Asteroid to Hit Mars?

Asteroid to Hit Mars?
This past November, the NASA-funded Catalina Sky Survey near Tucson, Arizona discovered an asteroid receding from the Earth, heading towards Mars with. Astronomers estimate there is a one in 25 (four percent) chance of that this asteroid will directly hit the red planet in early 2008. The asteroid, which has been named 2007 WD5, is considered highly unusual, as NASA astronomer Steve Chesley recently explained: “We’re used to dealing with odds like one-in-a-million and we estimate such impacts occur on Mars every thousand years or so”.
 Artist rendering uses an arrow to show the predicted path of the asteroid on Jan. 30, 2008 (Credit: NASA/JPL)
Artist rendering uses an arrow to
show the predicted path of the asteroid
on Jan. 30, 2008 (Credit: NASA/JPL)

The asteroid, which was discovered by the US space agency’s Near Earth Object Program (NEOP), is considered to be of no threat to Earth. Despite this, the asteroid has been put on a “watch list”, as it is a member of an interesting class of small objects that are both near-Earth objects and “Mars crossers.” 

NEOP scientists say that the asteroid’s exact course is difficult to predict, but there is a chance it will crash into Mars on January 30th, producing a crater 1 kilometer in diameter. The impact itself could release over three megatons of energy and is comparable to the Tunguska event of 1908 in Siberia, Russia. Unlike the Tunguska event, where the impacting object was disintegrated before it hit the Earth, Mars’ atmosphere is much thinner and therefore it is likeier that the asteroid will hit the planet’s surface. 

The asteroid’s path will be watched carefully over the next few weeks, so as to better predict its exact route. 

 The current position of asteroid 2007 WD5, with its orbit shown in blue (Credit: NASA/JPL)
The current position of asteroid 2007 WD5,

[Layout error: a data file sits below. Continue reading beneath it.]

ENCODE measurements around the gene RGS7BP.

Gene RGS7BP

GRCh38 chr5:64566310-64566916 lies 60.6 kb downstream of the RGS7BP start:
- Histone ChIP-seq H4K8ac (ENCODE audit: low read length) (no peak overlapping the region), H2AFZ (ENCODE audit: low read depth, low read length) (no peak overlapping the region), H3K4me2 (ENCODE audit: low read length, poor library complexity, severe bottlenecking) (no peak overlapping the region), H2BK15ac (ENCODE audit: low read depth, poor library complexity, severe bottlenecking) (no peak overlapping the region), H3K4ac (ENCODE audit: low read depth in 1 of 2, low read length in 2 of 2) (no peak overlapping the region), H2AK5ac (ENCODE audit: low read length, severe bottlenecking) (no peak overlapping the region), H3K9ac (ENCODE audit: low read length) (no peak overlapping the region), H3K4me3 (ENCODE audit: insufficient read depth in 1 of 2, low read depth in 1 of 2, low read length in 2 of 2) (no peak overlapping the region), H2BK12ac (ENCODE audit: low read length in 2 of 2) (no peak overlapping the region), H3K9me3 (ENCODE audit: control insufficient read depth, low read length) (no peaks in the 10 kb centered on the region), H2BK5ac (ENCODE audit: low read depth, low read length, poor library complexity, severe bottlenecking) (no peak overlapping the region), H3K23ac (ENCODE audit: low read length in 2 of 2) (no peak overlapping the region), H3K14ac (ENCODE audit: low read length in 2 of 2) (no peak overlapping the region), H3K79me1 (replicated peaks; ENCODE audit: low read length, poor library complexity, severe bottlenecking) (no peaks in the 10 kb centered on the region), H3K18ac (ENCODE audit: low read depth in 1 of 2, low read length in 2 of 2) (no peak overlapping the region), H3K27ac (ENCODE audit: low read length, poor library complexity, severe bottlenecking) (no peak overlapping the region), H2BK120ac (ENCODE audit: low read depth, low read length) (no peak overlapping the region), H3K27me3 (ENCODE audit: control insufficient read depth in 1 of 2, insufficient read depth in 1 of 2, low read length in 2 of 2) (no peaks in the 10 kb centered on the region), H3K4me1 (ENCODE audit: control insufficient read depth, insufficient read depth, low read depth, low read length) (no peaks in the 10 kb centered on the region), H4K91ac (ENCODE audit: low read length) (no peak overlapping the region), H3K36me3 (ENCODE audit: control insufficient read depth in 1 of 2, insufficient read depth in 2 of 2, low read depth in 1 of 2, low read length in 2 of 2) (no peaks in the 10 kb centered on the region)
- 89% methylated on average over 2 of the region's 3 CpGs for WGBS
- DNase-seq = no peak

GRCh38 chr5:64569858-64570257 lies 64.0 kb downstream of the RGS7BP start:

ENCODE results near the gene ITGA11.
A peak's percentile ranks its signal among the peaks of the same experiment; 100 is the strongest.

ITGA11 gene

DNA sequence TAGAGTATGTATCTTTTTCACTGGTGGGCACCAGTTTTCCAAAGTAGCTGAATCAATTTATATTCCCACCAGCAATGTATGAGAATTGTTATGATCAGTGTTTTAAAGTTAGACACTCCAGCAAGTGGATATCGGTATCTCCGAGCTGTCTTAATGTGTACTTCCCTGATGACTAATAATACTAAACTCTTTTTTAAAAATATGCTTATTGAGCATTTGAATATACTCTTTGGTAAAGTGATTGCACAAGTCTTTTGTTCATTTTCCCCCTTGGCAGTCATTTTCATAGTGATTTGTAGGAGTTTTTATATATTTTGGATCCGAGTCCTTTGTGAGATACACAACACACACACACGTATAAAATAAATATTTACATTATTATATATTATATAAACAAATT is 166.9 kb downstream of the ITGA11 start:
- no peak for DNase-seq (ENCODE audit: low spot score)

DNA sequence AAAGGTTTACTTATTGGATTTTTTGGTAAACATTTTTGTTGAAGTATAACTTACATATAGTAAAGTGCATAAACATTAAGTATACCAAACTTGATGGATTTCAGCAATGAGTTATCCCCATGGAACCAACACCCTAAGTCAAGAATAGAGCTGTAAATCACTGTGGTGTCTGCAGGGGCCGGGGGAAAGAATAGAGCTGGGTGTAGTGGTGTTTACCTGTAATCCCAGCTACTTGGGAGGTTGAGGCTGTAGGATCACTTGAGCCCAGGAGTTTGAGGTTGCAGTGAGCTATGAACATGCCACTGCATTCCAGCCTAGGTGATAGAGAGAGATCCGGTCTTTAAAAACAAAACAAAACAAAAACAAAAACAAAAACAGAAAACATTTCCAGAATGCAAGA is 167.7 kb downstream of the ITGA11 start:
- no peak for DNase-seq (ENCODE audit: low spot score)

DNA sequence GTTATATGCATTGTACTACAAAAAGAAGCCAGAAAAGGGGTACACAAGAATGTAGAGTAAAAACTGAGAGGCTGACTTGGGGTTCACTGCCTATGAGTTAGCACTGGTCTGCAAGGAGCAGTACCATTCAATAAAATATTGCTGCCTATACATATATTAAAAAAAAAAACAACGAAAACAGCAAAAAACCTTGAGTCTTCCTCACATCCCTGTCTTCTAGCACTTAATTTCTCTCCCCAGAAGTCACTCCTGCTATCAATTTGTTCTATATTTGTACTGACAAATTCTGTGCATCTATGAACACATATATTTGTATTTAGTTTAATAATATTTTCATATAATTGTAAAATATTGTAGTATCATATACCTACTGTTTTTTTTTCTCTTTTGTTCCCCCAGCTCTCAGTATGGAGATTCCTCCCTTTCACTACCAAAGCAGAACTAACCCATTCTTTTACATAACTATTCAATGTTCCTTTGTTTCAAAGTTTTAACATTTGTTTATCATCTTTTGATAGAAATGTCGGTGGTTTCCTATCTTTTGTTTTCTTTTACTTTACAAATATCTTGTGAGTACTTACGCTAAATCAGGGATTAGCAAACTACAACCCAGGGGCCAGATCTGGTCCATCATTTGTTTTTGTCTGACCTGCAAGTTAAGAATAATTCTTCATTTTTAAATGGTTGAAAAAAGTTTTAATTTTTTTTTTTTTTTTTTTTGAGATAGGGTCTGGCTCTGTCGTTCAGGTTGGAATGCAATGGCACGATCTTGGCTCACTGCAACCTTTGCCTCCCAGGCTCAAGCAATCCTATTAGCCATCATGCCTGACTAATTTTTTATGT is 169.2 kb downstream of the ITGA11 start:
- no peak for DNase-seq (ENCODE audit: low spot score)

with its orbit shown in blue (Credit: NASA/JPL)

TFOT recently reported on a team of Italian scientists from the University of Bologna, who identified a lake in the Tunguska region in Siberia as the possible impact crater from the 1908 Tunguska event. This impact caused an explosion 1,000 times more powerful than the nuclear explosion over Hiroshima, Japan. In 2007, TFOT also reported on a rather bizarre space-related incident in Lake Titicaca, Peru. Locals rushed in the direction of a loud explosion and found that a large crater had formed in the ground close to Lake Titicaca. The crater, 41 feet in diameter and 16 feet deep, was filled with water. Soon after the explosion, many of the villagers reported symptoms such as headaches and nausea. It was not clear whether this was the first recorded incident of space based disease or a case of toxic fumes.

More about the asteroid can be found on NASA’s website.

 
email
Share This
Don't be shellfish...Share on Facebook0Tweet about this on Twitter0Share on Google+0Share on StumbleUpon0Digg thisShare on Reddit0Email this to someone

About the author

Roni Barr

Roni is a Biotechnology and Food Engineering student at the Technion (Israel Institute of Technology). She is a certified database administrator.

View all articles by Roni Barr